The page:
We have more popularly heard about building an MVP i.e. Minimum Viable Product. It is a key aspect of Lean Startup methodology. However it is not a well defined concept and different people mean different things by it.
Even though a startup in the beginning may have done a lot of homework as to what product should be built, it takes time for absolute clarity to come about. A lot of that clarity is reached based on interactions with users and customers. So the first task for a startup is to learn what to build as part of the MVP.
The minimum that needs to be put together to learn what will need to be built to become the MVP, is called the MLP or the Minimum Learnable Product.
The following can work as a MLP:
- A set of ten landing pages, each listing a different product pitch, different features, etc targeted at different audiences.Measure: How many hits, signups these landing pages attract?Learn: Which product pitch and features which customer is interested in?
- Write 25 blog posts and share them in relevant online groups and forums. The posts should have the ability to be commented upon.Measure: Which posts get more traffic?Learn: What comments your readers make on your posts will give qualitative feedback.
- Send 100 emails with your offering to B2B customers. Offer your product as a service to start off.Measure: How many email responses do you get ?Learn: Get qualitative feedback from B2B customers, alternative solutions they are using, etc.
- Create a Meetup Group to discuss and resolve the problems that your customers would have. Here is the Meetup Group for UberStarter customers — Lean Canvas Coaching for Startups.Measure: How many people join the meetup group and express an interest in getting their problems solved?Learn: Engage with your potential customers to understand what problems they actually have, try to provide it as consulting service for them to evaluate their need for getting the problem solved.
- Create content in the form of Facebook Pages, Videos, give-aways like design(icons, pics, themes, etc), open source code etc to attract users who are trying to solve the problems you are building a solution for.Measure: Traffic to your content, number of shares, etcLearn: Get reviews, feedback from users to understand more of what they need.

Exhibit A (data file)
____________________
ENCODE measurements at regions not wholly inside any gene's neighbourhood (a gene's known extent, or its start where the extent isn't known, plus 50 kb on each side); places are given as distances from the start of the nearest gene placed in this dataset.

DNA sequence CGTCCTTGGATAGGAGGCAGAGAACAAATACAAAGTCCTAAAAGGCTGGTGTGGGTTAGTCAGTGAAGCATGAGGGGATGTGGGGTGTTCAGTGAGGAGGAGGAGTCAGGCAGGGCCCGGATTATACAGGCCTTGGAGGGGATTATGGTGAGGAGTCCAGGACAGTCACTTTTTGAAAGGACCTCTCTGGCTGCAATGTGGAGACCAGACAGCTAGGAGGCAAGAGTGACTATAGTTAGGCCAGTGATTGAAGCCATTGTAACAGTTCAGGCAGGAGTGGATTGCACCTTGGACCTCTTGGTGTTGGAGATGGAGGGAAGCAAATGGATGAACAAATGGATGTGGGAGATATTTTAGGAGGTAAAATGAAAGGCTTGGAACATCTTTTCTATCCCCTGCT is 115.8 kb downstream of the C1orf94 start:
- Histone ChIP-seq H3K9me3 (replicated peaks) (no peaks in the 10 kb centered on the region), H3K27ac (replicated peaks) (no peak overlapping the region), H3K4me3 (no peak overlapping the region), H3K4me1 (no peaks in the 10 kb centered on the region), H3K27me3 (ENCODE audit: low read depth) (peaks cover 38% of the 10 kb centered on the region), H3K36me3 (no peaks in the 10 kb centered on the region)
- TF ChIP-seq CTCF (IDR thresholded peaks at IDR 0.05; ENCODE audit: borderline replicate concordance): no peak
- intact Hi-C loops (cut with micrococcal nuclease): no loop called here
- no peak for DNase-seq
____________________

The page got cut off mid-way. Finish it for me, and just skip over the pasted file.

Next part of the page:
Once you have learnt what your users and customers are looking for, it is time to build the MVP. The Minimum Viable Product is actually the minimum usable product. Unless the product is in a state where it can do something for your users, it is not really a viable product. So wireframes and mockups are just minimum learnable products, not minimum viable products.
This brings us to the MSP i.e. Minimum Saleable Product. Your MVP will let users use your product and give you useful feedback but it will still not be enough to get them to pay you in terms of either money or time (attention).
The MSP particularly for B2B customers needs to have additional functionality or capability, like higher levels of security for data, maybe additional admin capabilities, integrations with specific and pre-existing tools used by the B2B customer etc. The MVP will allow you to engage with your customers enough to understand what they need to write a cheque for you.
Often customers will give you a wishlist of features which they would like to have. Many of these features may not be critical for your customer, or may not be needed by other customers. Thus it needs more careful evaluation of what features and capability you wish to add to the MSP. Correctly interviewing your customers to understand their priorities and the real wishlist is very much needed.
This article has been reblogged from here. Drop in a comment if you would like to chat about your product or need specific ideas and feedback on defining your MLP, MVP and MSP.